Rewind a few moments to when I had to act without thinking too long about it. I'd already paid the $75. I already signed the waiver. I already had the life jacket around my chest. The flippers were already tucked under one arm while the other shoved the goggles snuggly over my eyes. "Hurry! Come now! Jump off the boat now!" There was no easing into anything today. Of course I was supposed to be nervous, but I literally didn't have enough time to be. Plus, the denote revelation was the perfect primer. I didn't know if the water was cold beforehand, but before I could assess it or prep my skin, I was in it, silently yelping because I couldn't figure out how to stop breathing through my nose and only use the snorkel. I grabbed onto the rope extending from the boat and out into the sea with the rest of the snorkelers. I was panicking quietly, determined to man up and get my bearings together without causing a scene. Everyone else zipped away so easily, all expert swimmers because of growing up in cities on the sea. Me, not so much (and no, don't you dare count New York. Who actually swims in that?). I can swim in a pool, but up until that moment, I'd never touched open sea water. Deep water. 

As much as I was trying to calm myself and regulate my breathing, the captain, Victor, could sense my struggle. "Puedes nadar?" he called out to me. "Si, un poquito." "Come here!" he instructed, pointing to the floating life ring he was holding to personally guide the non Michael Phelps'. I hopped over the guide rope, not caring who I might have kicked with my flipper, and latched onto him. That was one less thing to focus on, so my body calmed a bit, allowing me to learn to breathe slowly into my mouth and ignore my nose. How much easier that was now! I dipped my face into the water slowly, hesitantly, not sure if I was doing it right, if I secured the mask tightly enough around my face. I did, and I saw about 20 fish flock to right beneath my bellow, nipping at the papery food Victor was releasing right beneath the life ring. Fear left me and I was filled with awe. It was so beautiful and peaceful beneath the surface. Fish dodged in and out around the coral affixed to the ocean floor. On the other side of my face, I could still hear the Latin music blasting from our boat, Saka Boy Too. For a moment, it felt like I was in two worlds. So amazing and non-terrifying (you know, after all the breathing hoopla). 



When it was time to leave Nemo and friends and return to Saka Boy, the boat's ladder was harder to grip than I thought. The wind had picked up a bit and the waves were strong. Gripping the ladder with one hand and removing my flippers while still in the water at the same time was one hell of a challenge. I kept falling off, and by then, Victor had already left me. I finally got my grip and pulled the flippers off, but as I hoisted my legs onto the ladder (note: I have zero upper body strength and this story serves as inspiration to put in that gym time), one strong wave knocked my balance and my thigh banged hard against the bottom of the ladder leg. I knew it was cut as I climbed up and felt the sting and watched the red run down my leg. It was all worth it though. I was all smiles for the rest of the day. When I laid out on the deck with my swimsuit like models on hip hop video yachts. When we stopped on Isla Mujeres and my two licensed friends voted me to break out of my shell and drive them around the four mile wise island in a golf cart alongside local traffic. When we took the catamaran to another island for lunch. When we braved the choppier afternoon water on the way back to kilometer 6 of the Cancun strip, being violently splashed (read: drenched) in sea water for the entire 30 minute commute. When we went out for our last night of fun before the rest of the group went on to Belize, and we partied until 3 in the morning with endless confetti showers, raining balloons, lip sync Broadway shows and dancing on top of the bar. When Latin dancing with a boy from Chile with so-so English and realizing that my Spanish is actually a lot better than what I thought it was. We were able to have a broken English, broken Spanish conversation and have a great time and talk.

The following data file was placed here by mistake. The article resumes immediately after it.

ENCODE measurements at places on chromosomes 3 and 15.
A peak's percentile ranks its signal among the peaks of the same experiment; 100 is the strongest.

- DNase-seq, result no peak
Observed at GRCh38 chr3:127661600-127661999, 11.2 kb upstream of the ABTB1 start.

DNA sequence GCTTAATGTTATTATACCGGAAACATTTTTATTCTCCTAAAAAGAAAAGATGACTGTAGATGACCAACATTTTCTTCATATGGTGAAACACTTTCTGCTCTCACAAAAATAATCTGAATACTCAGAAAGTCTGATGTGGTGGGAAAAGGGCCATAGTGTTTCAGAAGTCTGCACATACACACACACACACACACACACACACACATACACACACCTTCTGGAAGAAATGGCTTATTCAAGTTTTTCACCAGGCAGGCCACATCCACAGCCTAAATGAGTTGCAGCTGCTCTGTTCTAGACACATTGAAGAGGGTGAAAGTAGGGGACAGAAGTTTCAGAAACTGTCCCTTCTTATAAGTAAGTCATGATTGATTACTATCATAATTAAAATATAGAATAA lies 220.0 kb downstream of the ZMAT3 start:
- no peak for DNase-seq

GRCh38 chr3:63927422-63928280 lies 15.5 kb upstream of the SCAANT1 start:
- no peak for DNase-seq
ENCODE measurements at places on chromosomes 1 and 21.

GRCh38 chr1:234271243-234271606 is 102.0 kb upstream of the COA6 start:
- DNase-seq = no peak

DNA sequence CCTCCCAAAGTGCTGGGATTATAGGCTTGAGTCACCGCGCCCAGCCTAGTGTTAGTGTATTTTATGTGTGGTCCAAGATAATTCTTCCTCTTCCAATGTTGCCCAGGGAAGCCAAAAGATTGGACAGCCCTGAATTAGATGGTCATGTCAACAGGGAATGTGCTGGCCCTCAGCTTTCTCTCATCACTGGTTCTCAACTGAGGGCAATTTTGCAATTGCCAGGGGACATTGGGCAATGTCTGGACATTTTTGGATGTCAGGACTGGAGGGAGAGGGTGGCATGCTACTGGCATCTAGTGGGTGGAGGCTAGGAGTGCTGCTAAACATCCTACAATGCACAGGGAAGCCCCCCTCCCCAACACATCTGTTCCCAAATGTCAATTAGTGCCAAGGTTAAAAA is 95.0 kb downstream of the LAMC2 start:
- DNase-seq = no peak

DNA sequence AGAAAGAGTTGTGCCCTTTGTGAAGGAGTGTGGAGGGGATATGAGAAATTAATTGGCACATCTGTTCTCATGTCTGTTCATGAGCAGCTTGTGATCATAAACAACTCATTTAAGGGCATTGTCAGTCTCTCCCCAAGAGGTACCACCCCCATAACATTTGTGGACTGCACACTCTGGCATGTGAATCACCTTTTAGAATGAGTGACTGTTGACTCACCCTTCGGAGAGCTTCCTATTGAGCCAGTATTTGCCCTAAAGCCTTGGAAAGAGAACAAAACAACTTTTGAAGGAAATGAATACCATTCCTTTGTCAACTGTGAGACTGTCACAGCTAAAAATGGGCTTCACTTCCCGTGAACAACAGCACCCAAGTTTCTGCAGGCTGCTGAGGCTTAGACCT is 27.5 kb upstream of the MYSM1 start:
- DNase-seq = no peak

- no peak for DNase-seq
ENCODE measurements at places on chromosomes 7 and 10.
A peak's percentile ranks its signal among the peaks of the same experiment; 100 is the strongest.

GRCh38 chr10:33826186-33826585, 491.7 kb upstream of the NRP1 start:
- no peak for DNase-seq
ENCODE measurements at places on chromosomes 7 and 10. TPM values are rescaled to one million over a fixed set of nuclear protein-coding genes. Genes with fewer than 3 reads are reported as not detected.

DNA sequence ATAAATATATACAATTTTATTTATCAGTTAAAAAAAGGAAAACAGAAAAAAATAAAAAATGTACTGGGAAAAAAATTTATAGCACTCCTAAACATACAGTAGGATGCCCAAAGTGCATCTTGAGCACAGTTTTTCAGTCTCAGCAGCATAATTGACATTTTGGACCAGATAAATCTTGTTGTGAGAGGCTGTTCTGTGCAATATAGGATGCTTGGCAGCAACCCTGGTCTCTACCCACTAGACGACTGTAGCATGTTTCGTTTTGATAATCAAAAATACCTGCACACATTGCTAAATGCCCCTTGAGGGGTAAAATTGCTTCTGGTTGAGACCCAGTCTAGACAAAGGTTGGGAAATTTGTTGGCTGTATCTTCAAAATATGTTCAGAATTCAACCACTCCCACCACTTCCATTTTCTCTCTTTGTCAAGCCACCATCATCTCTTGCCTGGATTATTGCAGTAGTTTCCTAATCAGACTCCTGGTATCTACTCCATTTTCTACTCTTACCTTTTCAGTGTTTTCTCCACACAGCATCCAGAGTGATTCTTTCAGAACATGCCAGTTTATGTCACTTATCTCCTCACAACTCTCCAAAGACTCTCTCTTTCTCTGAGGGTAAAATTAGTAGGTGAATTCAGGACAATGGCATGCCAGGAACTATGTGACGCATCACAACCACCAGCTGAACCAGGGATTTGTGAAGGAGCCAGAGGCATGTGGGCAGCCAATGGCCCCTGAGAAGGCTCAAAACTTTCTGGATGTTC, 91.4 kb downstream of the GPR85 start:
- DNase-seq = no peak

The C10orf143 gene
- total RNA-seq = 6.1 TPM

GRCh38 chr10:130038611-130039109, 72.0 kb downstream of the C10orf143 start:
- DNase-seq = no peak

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As I wait in the lobby of Cancun's Holiday Inn Arenas for my airport shuttle to arrive, I'm happy I can say I'm returning home a slightly different me. I truly do feel like a world citizen with friends in several different countries and continents and with plenty reasons to visit them all. 


I needed every second of this trip. The door is wide open for me. Now all I need to do is walk through it more often.